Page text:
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Liability of Incoming and Outgoing

Partners
Section 19 of the Partnership Act 1961
provides that:(1)A person who is admitted as a partner
into an existing firm does not thereby
become liable to the creditors of the firm
for anything before he became a partner.
(2)A partner who retires from a firm does not
thereby cease to be liable for partnership
debts or obligations incurred before his
retiremenet.

(3) A retiring partner may be discharged from


any existing liabilities by an agreement to that
effect between himself and the members of the
firm as newly constituted and the creditors, and
this agreement may be either express or
inferred as a fact from the course of dealing
between the creditors and the firm as newly
constituted.
S. 19 provides that. Whole the business may
continue, any change in the composition of the
partnership marks the end of the relationship
and the creation of a new partnership.

The rights and liabilities of the


members of the separate firms are
separate and distinct.
Members of the original firm are
responsible for contractual
obligations incurred before the
termination date and newly admitted
partners are not liable for those
obligations unless they expressly or
by conduct accept the obligation.

Court v Berlin
Court was a solicitor retained by a
partnership to recover debt due to it.
The firm consisted of Berlin, the sole
active partner, and two dormant
partners.
During the solicitors work for the
firm the two dormant partners
retired.
After the proceedings for recovery of
the debt were completed the solicitor
sued Berlin and the former partners

The dormant partners claimed that they


were only liable for costs incurred up to the
date of their retirement.
The English Court of Appeal held they were
fully liable.
The contract entered into whilst they were
partners was one entire contract to
conduct the action to the end;
The solicitor did not need to come for fresh
instructions at each step of the action.
The dormant partners liability for costs
was for all the costs in the action.

The three situations provided by S.19 may


occur contemporaneously.
One partner, for example, retires and with
the consent of the continuing partners,
sells that interest to a person whom they
agree to accept in substitution for the
retiring partner.
The creditors on being told of a new
constitution of the partnership agree to
look to it in place of the old partnership.
The kind of arrangement is known as
novation, the substitution of a new
contractual liability in consideration of a
release from an existing contact.

Where the retiring partner is not


replaced by a new one, but the
continuing partners nevertheless
agree to indemnify him against
existing liabilities, consideration is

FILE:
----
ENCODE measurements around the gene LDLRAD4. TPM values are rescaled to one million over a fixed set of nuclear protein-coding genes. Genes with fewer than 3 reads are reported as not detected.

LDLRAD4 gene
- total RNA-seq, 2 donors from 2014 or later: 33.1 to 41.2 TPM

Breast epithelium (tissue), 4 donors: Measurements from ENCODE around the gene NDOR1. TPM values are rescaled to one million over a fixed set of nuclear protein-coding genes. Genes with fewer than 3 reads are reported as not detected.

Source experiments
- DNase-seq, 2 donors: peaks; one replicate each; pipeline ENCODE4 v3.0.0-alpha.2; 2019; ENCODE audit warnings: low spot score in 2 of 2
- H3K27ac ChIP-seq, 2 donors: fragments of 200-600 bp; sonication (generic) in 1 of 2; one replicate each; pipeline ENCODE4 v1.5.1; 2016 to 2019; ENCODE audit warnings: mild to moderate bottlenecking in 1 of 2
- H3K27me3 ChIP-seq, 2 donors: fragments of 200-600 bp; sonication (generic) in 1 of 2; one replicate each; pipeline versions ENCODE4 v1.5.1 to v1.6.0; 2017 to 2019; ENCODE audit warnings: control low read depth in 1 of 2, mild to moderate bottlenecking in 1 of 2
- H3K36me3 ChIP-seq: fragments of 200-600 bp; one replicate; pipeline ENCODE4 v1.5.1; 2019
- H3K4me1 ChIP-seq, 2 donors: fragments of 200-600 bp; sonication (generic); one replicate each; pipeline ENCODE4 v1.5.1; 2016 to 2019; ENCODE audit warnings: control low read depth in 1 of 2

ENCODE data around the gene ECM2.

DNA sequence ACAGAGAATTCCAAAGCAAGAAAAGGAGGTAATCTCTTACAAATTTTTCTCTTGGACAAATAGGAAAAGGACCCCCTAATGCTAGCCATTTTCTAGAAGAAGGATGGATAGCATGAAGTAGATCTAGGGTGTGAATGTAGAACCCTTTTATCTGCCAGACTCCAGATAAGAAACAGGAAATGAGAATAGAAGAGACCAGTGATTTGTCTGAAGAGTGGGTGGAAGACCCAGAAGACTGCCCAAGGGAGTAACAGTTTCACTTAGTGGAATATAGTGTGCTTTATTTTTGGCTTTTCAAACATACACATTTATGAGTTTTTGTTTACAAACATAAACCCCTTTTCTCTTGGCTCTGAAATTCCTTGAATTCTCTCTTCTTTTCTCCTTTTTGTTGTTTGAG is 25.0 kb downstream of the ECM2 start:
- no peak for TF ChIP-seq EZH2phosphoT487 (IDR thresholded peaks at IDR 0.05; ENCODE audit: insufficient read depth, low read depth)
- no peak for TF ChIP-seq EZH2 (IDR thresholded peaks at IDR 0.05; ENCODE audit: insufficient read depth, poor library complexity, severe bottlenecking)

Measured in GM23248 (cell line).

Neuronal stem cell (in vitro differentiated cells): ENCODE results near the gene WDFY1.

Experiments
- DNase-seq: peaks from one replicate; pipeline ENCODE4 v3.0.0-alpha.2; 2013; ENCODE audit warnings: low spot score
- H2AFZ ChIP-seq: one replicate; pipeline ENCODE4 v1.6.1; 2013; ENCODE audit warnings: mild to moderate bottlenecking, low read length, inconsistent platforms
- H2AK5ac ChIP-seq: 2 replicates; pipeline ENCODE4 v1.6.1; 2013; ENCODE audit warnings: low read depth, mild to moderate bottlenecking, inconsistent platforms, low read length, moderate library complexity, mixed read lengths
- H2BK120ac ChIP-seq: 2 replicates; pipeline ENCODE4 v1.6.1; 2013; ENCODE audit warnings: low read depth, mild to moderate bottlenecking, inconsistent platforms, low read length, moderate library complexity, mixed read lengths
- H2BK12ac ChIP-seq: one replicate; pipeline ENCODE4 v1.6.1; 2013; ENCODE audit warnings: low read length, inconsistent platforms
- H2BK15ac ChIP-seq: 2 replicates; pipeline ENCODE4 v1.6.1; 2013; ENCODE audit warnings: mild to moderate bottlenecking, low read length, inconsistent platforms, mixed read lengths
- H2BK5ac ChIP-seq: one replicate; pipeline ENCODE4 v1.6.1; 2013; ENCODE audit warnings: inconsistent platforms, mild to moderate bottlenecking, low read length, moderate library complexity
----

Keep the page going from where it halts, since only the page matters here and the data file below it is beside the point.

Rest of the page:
supplied by the detriment the retiring
partner will suffer in losing control of
the partnership business.
In many cases the consent of the
creditors or of the incoming partner
will be a matter of inference to be
drawn from the general course of
dealing with the newly constituted

S. 19 expressly provides that the


inference to be drawn from the
conduct of the parties is purely one
of fact and the court have indicated
that they do not require strong
evidence to enable that inference of
fact to be drawn.

Rolfie and Bank of Australasia v.


Flower Salting & Co.
W,H,F, trading in partnership under the firm name of
William Rutledge & Co. took two of their clerks, T
and S into partnership.
The newly constituted firm continued to trade under
the same name and in the same manner, keeping
the same books of account as the old firm.
The old firm was indebted to the respondent
company to the amount of 80,000 paun sterling and
it proved that this debt and the interest payable in
respect of it were regularly recorded in the appellant
firms books of account, to which the new partners T
and S, at all material times had full access.

The respondent company continued to deal


with the firm as newly constituted.
It was held:(i) That the creditors by dealing with the newly
constituted firm, with full knowledge of the
change in its membership, had impliedly
agreed to accept the new firm as debtors in
the place of the old firm; and
(ii)That the incoming partners, S and T, by their
conduct in not disputing the entries in the
firms books of account, had impliedly agreed
to accept joint liability with the partners of
the old firm for all the debts shown in those
accounts.

S. 19 deals with liability to creditors.


Under this section, the question is whether
there has been a novation by the acceptance
of the new firms liability to perform the
contract, in consideration of the release of the
old firm.
Therefore, neither an agreement between the
old firm and the other party to the contract nor
an agreement between the old partners and
the new partner is, of itself, sufficient to effect
a novation, because in neither case is there
privity of contract between the new partners
and the other party to the original contract.

If complete novation is to be
achieved, all three parties, the old
firm, the new firm and the other
party to the original contract must